Stroke Risk And Recreational Cannabis? Let’s Take A Look.
Multiple studies have shown that cannabis helps prevent and repair stroke, so what is this new report that patients are at risk for stroke during recreational cannabis use?
A potential link between cannabis and stroke susceptibility recently came from the Montreal Stroke Congress. The discussed study looks at 2.3 million hospitalized individuals who regularly smoke recreational cannabis. The study concludes that 1.4% of them stroked during that time frame. They also report that the incidence of stroke increases from 1.3% to 1.5% during four years of the study. The stroke prevalence nationwide remained constant. This 0.2% increase amounts to 64 patients over the four years.
Uncertain At This Time
Whether or not this is a significant enough increase to prove causality is uncertain. After all, multiple preclinical studies show that cannabinoids in fact provide protective effects for blood flow to the brain.
To date there are no studies confirming the positive association between cannabis use and neurocardiovascular events. Some authors suggested that there may be a genetic predisposition to the neurovascular toxicity induced by synthetic cannabinoids. Others argue that the toxicity of cannabis related to stroke may be dose-dependent. Toxic effect has been found in rats in vitro using high doses of THC that aren’t necessarily achieved with cannabis.
Researchers found a dose of THC affects the mitochondria, which regulate cellular energy metabolism. Production of hydrogen peroxide saw a major increase, which may lead to oxidative stress. Generation of reactive oxygen species such as hydrogen peroxide associates with strokes in testing.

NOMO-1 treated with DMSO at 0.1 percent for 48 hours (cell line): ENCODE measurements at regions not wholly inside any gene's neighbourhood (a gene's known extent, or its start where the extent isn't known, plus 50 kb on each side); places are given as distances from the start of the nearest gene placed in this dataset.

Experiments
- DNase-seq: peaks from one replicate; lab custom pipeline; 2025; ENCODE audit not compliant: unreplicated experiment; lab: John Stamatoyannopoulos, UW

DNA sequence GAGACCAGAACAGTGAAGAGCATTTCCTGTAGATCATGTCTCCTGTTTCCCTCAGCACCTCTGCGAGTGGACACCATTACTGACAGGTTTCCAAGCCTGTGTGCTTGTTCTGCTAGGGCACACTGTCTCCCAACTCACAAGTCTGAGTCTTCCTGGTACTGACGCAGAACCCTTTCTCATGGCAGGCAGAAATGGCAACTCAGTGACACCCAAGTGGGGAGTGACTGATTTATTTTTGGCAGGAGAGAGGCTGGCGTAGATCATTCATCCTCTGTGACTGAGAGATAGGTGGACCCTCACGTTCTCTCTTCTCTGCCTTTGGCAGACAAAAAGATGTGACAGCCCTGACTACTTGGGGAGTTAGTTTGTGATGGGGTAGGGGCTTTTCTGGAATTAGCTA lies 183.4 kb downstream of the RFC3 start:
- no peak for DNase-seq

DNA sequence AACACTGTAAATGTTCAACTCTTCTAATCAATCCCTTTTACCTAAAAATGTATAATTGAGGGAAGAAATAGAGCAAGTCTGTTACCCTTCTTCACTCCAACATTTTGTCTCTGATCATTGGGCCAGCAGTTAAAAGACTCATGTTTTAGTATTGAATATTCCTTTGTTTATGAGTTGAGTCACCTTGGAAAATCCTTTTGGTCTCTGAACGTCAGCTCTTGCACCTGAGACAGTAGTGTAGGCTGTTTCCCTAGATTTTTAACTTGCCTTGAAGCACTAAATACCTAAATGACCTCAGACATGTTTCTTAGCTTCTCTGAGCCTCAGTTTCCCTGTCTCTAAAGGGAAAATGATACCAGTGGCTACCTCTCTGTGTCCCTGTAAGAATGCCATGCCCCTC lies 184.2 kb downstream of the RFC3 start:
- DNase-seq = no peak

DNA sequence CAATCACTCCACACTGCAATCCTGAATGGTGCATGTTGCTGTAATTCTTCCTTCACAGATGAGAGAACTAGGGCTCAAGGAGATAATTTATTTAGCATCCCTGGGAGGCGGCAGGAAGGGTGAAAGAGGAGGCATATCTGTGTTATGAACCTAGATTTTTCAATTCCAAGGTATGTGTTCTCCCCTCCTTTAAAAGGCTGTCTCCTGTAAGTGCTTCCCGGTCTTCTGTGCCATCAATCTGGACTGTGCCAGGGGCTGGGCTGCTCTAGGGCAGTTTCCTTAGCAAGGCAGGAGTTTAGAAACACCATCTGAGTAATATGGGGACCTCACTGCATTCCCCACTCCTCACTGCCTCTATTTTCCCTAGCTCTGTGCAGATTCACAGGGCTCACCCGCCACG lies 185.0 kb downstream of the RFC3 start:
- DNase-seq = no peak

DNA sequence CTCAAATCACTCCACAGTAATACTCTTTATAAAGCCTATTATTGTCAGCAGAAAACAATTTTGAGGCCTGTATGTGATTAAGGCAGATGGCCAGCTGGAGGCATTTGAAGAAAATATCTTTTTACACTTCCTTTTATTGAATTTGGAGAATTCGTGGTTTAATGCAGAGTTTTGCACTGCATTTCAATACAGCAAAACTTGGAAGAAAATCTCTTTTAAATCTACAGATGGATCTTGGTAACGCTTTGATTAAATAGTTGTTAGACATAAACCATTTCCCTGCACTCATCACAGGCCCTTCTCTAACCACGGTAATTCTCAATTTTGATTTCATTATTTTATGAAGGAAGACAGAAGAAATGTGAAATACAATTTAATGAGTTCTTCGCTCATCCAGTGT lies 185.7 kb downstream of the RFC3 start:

The scientists achieved this by exposing isolated mitochondria to 30 millimolar concentrations of THC. This a very high concentration. It is more likely than not that mitochondria in human cells do not regularly see exposure to such concentrations. Thankfully, even the study authors acknowledge this fact. Therefore, only abnormally large doses of THC have been link to oxidative stress increases in rats.
In fact, endocannabinoid 2-aracidonylglycerol (2-AG) that activates CB1 in the same manner as THC has been found to reduce the burden of oxidative stress after injury arguing for the protective role of cannabinoid signaling. Thus, this may just be a dose thing.
The Evidence So Far
Impeding blood flow in the brain depletes oxygen in brain tissue. Scientists call this condition “ischemic stroke.” This reduction of blood flow may occur in situations when blood vessels constrict, known as vasoconstriction. We can’t yet confirm the hypothesis that cannabinoids act as vasoconstrictors and lead to stroke.
On the contrary, studies have shown repeatedly that 2-AG acts as a vasorelaxer, which is the opposite process to vasoconstriction. The endocannabinoid system becomes activated after injury in the brain, likely as a protective mechanism aimed at bringing oxygen and nutrients to the site of injury. Therefore, the action of cannabinoids likely leads to vasorelaxation rather than vasoconstriction, which would protect against ischemic stroke.
The scientific evidence points towards anti-oxidant, anti-inflammatory, and anti-vasoconstrictive, effects of cannabinoids on the brain. All of these protect against stroke.
As one study in rats concluded, the negative effects of cannabinoids occur at large doses of THC. However, the study did not address whether concomitant administration of CBD (as occurs in cannabis) counters this effect, as has been shown before. It also did not address that the average consumer would not be able to achieve these high levels of THC!
Furthermore, the effects of THC in isolation are not translatable to cannabis use. This is because of the presence of other phytocannabinoids and molecules such as terpenes. Many of them have anti-inflammatory and anti-oxidant properties. Thus they act in synergy protecting the brain against stroke.